“Historically, privacy was almost implicit, because it was hard to find and gather information. But in the digital world, whether it’s digital cameras or satellites or just what you click on, we need to have more explicit rules – not just for governments but for private companies.” -Bill Gates
Supreme Court oral arguments were heard earlier this week in Carpenter v. United States, a closely watched case which stands to impact what privacy means in our digital age. The case will decide whether law enforcement is permitted to gather cellphone data from third-party service providers like Verizon and AT&T without a warrant. Carpenter presents the latest installment in the eternal struggle between the need for safety and the desire to prevent a surveillance state.
In Carpenter, the FBI investigated a series of robberies at Radio Shack and T-Mobile stores in Detroit. Suspecting that Carpenter was operating as a “getaway driver,” the FBI sought and obtained without a warrant the location data for his cell phone. This data revealed that Carpenter (or at least his cell phone) was near the stores at the times of the robberies––damning evidence.
Carpenter argued that the government’s collection of his cell photo data was a “search” under the 4th Amendment, a “search” which would require a warrant supported by “probable cause.” The government maintained that privacy concerns were addressed when law enforcement complied with the Stored Communications Act which allows law enforcement access upon a showing that the information sought is “relevant and material” to an ongoing investigation. The government further argued that there is no reason to afford greater protection to cell phone data than given to other data such as bank records and dialed telephone numbers which can be obtained without a warrant.
The issues presented in Carpenter are not new, but are magnified by the awesome power of advancing technology to track our movement and assembly with others. The Louisiana court in State v. Bone, 12-34 (La. App. 5 Cir. 9/11/12), 107 So. 3d 49, held that an exclusive user of a cell phone did not have a reasonable expectation of privacy to the call detail record log associated with the phone. The court reasoned that access to the information in the detail record log was voluntarily surrendered by the defendant to the phone’s providers. However, in United States v. Jones, 132 S. Ct. 945 (2012), the United States Supreme Court found that the installation of a GPS device on a vehicle to monitor the vehicle’s movement was a “search” under the 4th Amendment. Carpenter addresses the intersection of these two cases.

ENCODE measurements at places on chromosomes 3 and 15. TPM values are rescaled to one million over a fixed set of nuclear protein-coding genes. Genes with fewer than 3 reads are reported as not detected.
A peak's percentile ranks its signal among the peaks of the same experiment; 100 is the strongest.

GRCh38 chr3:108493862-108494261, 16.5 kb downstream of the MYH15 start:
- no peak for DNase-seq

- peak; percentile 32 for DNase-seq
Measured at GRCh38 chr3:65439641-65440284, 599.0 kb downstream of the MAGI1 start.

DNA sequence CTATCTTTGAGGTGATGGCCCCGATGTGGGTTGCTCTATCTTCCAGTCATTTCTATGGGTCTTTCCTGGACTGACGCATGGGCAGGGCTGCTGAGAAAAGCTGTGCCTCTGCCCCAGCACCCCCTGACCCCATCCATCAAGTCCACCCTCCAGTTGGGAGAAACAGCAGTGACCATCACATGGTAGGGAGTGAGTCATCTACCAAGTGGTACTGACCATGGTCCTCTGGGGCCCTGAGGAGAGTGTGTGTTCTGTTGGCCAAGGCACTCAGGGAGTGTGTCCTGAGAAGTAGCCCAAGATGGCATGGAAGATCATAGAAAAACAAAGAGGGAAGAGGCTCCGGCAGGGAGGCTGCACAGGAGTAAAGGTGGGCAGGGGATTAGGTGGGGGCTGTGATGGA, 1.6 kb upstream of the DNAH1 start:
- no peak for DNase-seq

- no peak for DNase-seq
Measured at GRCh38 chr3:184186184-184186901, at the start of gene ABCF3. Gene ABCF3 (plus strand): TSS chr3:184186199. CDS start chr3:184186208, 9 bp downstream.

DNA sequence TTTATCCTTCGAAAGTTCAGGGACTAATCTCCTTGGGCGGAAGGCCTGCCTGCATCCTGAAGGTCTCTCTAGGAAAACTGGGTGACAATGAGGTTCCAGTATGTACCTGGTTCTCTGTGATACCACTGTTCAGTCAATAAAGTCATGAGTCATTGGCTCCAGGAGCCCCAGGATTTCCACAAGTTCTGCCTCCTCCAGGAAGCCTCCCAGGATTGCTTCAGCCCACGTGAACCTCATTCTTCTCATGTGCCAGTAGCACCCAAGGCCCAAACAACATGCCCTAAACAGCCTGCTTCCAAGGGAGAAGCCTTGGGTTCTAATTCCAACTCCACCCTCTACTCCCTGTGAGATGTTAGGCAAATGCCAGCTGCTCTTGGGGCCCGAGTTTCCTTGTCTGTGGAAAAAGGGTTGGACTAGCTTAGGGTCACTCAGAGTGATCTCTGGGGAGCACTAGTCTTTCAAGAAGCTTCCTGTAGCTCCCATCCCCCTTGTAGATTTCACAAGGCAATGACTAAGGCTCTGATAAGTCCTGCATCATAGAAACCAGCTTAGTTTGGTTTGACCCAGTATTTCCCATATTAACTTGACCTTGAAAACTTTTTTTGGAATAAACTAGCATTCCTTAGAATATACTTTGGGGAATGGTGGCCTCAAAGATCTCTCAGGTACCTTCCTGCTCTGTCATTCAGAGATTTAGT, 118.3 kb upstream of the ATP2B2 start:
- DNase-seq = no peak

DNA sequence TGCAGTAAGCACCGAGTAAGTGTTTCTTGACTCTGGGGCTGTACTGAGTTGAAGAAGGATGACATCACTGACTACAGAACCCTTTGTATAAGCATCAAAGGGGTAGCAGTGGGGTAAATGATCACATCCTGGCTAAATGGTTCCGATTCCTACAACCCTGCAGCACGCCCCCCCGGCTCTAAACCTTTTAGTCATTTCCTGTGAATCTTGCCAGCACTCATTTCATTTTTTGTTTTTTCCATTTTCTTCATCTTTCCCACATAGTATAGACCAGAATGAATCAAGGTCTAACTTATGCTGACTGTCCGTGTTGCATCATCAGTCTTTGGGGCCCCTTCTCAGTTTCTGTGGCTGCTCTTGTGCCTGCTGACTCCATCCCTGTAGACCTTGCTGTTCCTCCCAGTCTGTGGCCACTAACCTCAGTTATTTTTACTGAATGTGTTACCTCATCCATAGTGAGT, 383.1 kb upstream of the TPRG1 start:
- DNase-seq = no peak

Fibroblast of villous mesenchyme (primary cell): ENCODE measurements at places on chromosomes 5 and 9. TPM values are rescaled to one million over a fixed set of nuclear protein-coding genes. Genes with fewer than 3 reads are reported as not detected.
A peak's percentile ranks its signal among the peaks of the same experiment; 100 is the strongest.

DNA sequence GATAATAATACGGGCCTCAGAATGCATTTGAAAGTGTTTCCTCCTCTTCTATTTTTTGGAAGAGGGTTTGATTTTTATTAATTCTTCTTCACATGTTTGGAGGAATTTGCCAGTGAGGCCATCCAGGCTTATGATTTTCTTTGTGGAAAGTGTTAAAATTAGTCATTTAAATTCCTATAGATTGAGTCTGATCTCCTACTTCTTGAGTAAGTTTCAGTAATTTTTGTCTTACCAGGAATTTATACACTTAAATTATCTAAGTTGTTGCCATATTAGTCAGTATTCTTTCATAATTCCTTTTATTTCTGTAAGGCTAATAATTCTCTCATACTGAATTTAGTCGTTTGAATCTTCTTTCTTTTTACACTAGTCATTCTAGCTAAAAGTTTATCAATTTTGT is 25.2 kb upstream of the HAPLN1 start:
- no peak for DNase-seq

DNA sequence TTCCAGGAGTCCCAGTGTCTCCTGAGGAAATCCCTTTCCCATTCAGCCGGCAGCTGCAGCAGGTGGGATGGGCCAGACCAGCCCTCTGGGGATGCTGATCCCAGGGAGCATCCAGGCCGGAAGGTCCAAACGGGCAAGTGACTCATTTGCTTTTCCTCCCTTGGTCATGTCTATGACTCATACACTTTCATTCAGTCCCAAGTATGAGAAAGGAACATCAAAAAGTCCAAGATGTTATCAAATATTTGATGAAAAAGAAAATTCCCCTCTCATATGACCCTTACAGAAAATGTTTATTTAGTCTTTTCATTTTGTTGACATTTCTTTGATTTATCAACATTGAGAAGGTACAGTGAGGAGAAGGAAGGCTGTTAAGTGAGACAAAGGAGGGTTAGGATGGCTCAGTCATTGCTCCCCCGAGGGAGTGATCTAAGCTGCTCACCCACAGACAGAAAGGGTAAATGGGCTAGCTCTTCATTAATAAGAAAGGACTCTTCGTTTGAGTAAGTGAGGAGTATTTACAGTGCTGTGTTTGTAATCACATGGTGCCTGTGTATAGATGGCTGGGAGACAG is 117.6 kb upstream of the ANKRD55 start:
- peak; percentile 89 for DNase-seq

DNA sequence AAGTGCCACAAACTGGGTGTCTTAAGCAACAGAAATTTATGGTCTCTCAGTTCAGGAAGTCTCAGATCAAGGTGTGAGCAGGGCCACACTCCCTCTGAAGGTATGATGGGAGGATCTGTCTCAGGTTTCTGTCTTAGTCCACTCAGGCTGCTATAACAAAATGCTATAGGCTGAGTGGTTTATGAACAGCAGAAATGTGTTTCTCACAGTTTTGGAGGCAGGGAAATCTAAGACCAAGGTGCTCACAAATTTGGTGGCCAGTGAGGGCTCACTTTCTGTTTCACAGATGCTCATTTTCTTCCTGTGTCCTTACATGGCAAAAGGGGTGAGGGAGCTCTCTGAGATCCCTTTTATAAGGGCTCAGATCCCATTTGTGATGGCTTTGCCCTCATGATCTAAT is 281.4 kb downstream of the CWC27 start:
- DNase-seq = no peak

By carrying a cell phone you know can track your movements, do you lose any reasonable expectation of privacy? Or, would allowing warrantless access to this information be akin to the prohibited GPS search in United States v. Jones? The Supreme Court will soon decide. How it chooses will impact criminal litigation and by extension how cell phone data is regarded in civil suits. More importantly, it may also impact the relationship between citizens and their government.
Collin LeBlanc is a Keogh Cox partner and experienced litigator who concentrates in injury, commercial, and legal malpractice disputes. He lives in nearby Zachary, Louisiana with his wife Melissa and three all-too-active children. He is an outdoorsman, a tennis player, a cook, and a hobbyist writer.